Unseen
    Participant

    Wow, did I come up with a topic for discussion or what? There is way to much going on in the way of points being made for me to respond to more than just a few.

    Autumn:

    I will agree only that some impetus is needed. There are plenty of tool users in the animal kingdom. Chimpanzees prepare sticks to fish termites out of their mounds. The method for doing this is taught amongst themselves. But if the means of doing this are adequate for their needs there may be no pressure for them to adopt more complex behaviours (e.g. making more sophisticated tools or cultivating termites).

    My thoughts:

    Does an octopus (or would one at our degree of intelligence) speculate about what’s out there beyond the surface of the water.

    I still think that since so much of our earliest development of the laws of physics came from experiments involving heat and/or open flame, developing the laws of physics would most likely be unable to ever happen.

    Autumn:

    Again, our path of discovery was geared to the environment we came up in, and our technological adaptations were geared toward our particular needs and wants. While cephalopods might not take the same path, different avenues are open. They still exist in an environment with resources that can be refined for tools and materials. They still exist in an environment with energy systems and physics that can be harnessed for work.

    My thoughts:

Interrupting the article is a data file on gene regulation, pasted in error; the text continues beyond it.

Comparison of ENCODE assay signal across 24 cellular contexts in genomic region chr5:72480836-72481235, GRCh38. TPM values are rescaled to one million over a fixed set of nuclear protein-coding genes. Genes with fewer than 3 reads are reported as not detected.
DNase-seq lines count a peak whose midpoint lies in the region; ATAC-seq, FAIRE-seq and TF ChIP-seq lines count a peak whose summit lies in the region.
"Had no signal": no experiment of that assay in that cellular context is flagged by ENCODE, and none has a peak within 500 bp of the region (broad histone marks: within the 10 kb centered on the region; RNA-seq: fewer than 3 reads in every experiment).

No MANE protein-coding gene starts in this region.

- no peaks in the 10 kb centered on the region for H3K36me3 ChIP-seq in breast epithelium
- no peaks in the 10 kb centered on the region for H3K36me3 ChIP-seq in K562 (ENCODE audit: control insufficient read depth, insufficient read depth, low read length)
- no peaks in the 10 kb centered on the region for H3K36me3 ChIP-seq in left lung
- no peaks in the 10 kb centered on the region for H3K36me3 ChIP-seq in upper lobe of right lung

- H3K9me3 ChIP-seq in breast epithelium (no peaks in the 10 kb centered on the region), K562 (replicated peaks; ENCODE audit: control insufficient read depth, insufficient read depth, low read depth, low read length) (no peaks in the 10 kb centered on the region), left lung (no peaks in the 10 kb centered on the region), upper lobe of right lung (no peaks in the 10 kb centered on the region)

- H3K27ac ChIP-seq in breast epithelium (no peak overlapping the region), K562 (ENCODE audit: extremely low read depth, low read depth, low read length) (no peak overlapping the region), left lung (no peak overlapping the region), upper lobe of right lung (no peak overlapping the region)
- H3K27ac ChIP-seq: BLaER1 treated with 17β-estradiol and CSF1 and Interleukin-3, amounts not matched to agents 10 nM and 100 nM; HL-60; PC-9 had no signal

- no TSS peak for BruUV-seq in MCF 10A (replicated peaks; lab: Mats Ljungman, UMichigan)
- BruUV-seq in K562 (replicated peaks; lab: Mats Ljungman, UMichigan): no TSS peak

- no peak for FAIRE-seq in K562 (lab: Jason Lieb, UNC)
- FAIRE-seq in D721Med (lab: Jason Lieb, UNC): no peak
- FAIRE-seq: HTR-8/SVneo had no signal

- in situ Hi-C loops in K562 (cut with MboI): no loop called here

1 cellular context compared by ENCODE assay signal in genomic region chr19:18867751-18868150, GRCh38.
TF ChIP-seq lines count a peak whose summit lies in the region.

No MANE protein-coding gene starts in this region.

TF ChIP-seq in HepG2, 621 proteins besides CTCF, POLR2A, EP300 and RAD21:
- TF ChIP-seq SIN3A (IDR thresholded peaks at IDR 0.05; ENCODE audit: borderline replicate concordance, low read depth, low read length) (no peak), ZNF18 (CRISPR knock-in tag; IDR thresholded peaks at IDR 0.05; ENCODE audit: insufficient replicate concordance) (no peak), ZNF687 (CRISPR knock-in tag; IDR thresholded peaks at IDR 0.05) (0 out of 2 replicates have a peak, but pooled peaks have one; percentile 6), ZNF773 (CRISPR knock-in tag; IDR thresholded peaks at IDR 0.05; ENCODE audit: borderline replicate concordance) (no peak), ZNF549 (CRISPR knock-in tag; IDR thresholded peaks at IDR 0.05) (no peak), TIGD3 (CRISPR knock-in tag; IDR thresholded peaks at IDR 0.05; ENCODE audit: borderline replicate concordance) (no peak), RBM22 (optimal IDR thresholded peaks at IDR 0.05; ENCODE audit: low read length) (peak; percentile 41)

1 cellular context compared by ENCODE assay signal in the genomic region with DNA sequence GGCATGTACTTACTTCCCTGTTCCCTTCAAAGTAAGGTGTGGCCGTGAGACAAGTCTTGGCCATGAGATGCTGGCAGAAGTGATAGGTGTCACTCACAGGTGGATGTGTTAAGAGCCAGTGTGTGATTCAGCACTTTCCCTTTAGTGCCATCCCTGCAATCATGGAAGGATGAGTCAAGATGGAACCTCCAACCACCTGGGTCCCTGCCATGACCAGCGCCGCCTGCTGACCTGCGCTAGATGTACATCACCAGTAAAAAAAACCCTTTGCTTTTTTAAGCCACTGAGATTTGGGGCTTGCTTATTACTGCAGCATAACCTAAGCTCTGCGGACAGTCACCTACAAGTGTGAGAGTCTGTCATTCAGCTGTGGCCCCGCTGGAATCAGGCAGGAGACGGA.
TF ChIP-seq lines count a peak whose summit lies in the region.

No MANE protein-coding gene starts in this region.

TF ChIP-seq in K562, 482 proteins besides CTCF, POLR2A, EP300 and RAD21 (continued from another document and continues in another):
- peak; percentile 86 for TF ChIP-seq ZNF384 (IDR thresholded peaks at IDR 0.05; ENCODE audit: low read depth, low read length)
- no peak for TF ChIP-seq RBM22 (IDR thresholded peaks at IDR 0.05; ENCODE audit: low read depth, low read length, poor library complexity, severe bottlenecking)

We, early on, learned not just how important heat was and how fire gave us heat, but we learned to control it as well, and now controlling heat is something we do very well because we live in an atmosphere that allows us to control combustion. I think the whole notion of combustion might be lost on underwater creatures.

    Understanding and controlling electricity under water just boggles the mind. There can be no high technology without mastering electricity.

     

    #50544

    PopeBeanie
    Moderator

    Does an octopus (or would one at our degree of intelligence) speculate about what’s out there beyond the surface of the water.

    The do sometimes explore the shore. Especially in tidepool areas.

     

    #50545

    Unseen
    Participant

    But if the means of doing this are adequate for their needs there may be no pressure for them to adopt more complex behaviours (e.g. making more sophisticated tools or cultivating termites). This is one facet of human behaviour that is a bit difficult to explain.

    I think that what is adequate for their needs is the level of technology for the easy foraging niche they live in. Chimpanzees, bonobos, gorillas, etc., don’t need sophisticated technology to do what they need to do to survive adequately. It does not require much tool use to pick fruit off trees, pick up termites on a stick, or hunt monkeys.